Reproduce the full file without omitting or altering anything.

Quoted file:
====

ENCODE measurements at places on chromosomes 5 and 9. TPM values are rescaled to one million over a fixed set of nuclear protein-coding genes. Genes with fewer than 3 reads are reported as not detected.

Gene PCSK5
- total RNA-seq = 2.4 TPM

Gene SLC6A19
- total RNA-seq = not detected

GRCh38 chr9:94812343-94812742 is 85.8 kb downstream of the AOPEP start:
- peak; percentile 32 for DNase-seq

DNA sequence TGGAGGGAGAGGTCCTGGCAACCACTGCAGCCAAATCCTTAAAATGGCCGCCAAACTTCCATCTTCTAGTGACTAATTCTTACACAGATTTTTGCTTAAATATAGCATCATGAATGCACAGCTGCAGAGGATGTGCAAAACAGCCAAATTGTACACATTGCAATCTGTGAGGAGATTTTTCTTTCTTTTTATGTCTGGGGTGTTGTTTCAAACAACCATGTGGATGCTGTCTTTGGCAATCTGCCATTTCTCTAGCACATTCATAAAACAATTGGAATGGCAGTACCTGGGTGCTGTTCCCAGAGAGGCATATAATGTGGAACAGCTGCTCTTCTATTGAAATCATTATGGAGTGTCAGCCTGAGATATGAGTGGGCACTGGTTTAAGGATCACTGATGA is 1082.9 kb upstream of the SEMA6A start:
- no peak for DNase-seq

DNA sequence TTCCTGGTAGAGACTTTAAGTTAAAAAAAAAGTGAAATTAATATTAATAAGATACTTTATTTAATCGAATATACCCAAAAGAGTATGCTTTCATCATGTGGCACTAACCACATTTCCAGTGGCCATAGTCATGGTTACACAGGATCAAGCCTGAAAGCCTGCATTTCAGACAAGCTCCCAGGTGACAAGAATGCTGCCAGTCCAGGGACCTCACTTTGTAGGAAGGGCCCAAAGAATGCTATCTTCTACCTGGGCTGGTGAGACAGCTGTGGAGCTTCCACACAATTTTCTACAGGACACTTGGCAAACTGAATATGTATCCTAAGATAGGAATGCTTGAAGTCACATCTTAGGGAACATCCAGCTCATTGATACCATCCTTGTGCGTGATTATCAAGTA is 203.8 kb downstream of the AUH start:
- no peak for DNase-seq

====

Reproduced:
ENCODE measurements at places on chromosomes 5 and 9. TPM values are rescaled to one million over a fixed set of nuclear protein-coding genes. Genes with fewer than 3 reads are reported as not detected.

Gene PCSK5
- total RNA-seq = 2.4 TPM

Gene SLC6A19
- total RNA-seq = not detected

GRCh38 chr9:94812343-94812742 is 85.8 kb downstream of the AOPEP start:
- peak; percentile 32 for DNase-seq

DNA sequence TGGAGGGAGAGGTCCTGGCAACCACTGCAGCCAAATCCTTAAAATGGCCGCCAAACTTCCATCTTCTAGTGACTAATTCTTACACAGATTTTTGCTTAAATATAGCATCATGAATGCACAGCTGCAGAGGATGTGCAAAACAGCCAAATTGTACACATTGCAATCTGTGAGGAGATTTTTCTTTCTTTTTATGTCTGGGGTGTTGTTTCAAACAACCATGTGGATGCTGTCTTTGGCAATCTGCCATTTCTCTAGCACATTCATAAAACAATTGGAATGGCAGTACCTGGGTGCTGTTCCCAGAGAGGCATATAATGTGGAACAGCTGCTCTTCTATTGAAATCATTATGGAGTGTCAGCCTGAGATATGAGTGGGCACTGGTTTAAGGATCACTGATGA is 1082.9 kb upstream of the SEMA6A start:
- no peak for DNase-seq

DNA sequence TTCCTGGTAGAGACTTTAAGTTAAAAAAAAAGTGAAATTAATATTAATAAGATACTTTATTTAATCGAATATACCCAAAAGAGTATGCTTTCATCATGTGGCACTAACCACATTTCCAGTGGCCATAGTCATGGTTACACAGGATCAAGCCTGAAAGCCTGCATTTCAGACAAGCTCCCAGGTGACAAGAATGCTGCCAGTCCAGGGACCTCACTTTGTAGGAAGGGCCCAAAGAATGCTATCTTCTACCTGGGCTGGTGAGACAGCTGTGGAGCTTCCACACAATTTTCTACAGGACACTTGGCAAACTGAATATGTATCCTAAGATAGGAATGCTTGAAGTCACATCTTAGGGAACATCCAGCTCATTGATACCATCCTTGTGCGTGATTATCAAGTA is 203.8 kb downstream of the AUH start:
- no peak for DNase-seq